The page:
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Thurston farm Field of Dreams planning dispute to become clearer in 'next couple of weeks'



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The fate of a Thurston farm and shop which is still set to face a potential £20,000 fine due to planning breaches will be clearer in the next couple of weeks as talks are ongoing to avoid court action and the penalty.

Following a planning inspectorate ruling on the Beyton Road site on September 17 last year, Field of Dreams Farm, owned by Mark Byford and his partner Sue Smith, are facing the hefty amount after Mid Suffolk Council council wanted the removal of facilities such as a portacabin, polytunnels and a 100 metre driveway leading from the farm's entrance on the 12-acre site, as they did not have proper planning permission for them.

But now with the original April 30 deadline passed, discussions between the two parties are ongoing and some actions to comply with the breaches are taking place.

Mark Byford with his partner, Sue Smith, on the driveway leading up to Field of Dreams Farm in Thurston. Picture by Mark Westley.
Mark Byford with his partner, Sue Smith, on the driveway leading up to Field of Dreams Farm in Thurston. Picture by Mark Westley.

Mark, who has run Field of Dreams for six years, said: "We have a contractor set up to tarmac our entrance, our portacabin is gone, the beds have been removed from our caravan on site, the old entrance has been blocked up and a hedgerow has been installed as requested by the council.

"I think all these actions we have already taken show willingness from our side and I hope with our continued discussions with the council we could all reach a place where we are all happy."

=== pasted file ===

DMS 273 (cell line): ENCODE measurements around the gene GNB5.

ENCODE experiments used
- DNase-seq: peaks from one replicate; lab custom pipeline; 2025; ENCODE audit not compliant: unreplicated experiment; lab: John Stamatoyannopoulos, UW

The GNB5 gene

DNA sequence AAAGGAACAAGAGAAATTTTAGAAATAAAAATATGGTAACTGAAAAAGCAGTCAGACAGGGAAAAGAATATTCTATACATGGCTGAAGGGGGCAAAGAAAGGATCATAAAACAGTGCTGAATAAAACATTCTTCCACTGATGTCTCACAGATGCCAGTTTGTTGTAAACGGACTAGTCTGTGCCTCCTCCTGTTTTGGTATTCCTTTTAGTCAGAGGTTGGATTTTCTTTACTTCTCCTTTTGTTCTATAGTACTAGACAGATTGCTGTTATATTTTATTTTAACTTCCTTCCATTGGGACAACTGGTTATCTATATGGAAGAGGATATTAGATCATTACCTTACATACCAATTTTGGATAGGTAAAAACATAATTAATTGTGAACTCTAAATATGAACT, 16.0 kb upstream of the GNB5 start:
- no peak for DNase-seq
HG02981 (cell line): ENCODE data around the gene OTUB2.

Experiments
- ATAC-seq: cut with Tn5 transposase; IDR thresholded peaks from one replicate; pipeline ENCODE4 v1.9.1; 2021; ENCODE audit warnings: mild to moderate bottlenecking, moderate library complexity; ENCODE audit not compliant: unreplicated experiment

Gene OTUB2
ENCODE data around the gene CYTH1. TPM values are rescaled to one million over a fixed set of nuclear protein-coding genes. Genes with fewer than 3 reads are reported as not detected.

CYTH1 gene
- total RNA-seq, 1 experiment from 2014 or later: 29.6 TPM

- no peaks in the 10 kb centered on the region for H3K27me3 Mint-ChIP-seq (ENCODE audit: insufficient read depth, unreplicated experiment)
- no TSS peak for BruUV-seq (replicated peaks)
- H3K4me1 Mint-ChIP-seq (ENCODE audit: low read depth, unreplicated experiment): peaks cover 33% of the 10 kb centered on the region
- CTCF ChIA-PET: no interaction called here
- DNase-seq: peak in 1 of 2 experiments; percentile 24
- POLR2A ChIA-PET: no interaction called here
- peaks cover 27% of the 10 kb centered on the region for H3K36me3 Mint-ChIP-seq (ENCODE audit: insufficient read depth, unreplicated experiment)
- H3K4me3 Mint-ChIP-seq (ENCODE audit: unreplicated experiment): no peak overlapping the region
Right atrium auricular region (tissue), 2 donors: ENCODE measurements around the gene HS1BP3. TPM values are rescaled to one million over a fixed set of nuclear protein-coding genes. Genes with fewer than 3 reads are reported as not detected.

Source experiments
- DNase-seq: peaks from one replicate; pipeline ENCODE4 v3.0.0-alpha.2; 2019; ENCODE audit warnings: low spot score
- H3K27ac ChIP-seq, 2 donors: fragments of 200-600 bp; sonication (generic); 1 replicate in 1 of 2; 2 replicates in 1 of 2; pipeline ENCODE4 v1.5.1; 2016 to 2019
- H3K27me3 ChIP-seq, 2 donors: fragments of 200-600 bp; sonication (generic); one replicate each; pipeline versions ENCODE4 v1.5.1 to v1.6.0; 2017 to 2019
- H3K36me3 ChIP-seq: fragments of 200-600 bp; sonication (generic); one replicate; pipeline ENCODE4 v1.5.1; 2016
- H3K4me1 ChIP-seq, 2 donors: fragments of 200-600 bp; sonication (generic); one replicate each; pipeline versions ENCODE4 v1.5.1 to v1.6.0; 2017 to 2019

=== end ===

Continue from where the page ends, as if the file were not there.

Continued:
Supporters of the farm have inundated Suffolk News with letters and Mark said their own savethefarm.co.uk petition had been signed online and at the shop by more than 3,000 people.

The pair set up a petition to gain public support and it has more than 3,000 signatures. Picture by Mark Westley.
The pair set up a petition to gain public support and it has more than 3,000 signatures. Picture by Mark Westley.

He said: "The level of support we have had from people and the media helps make us feel we are not alone, are appreciated and makes all the tears we have shed over the last year about this worth it."

"We hope that this can be sorted so we can get on with growing our produce and do what we do best."

Mid Suffolk Council confirmed it was still working with Mark to ensure he complies with its requests whilst he continued with his business.

A council spokesperson said: "Prosecution is only ever used as a last resort and our preference is always to work to find a resolution before any formal enforcement action is taken.

"However, in this case, it has now been several months since an independent planning inspector ruled against Mr Byford’s appeal.

"We have a responsibility to ensure fairness for other businesses in the area that have conformed to regulations, as well as to local residents who have complained about the unauthorised development of this land over recent years.

"We should have a clearer idea of likely next steps over the next couple of weeks."

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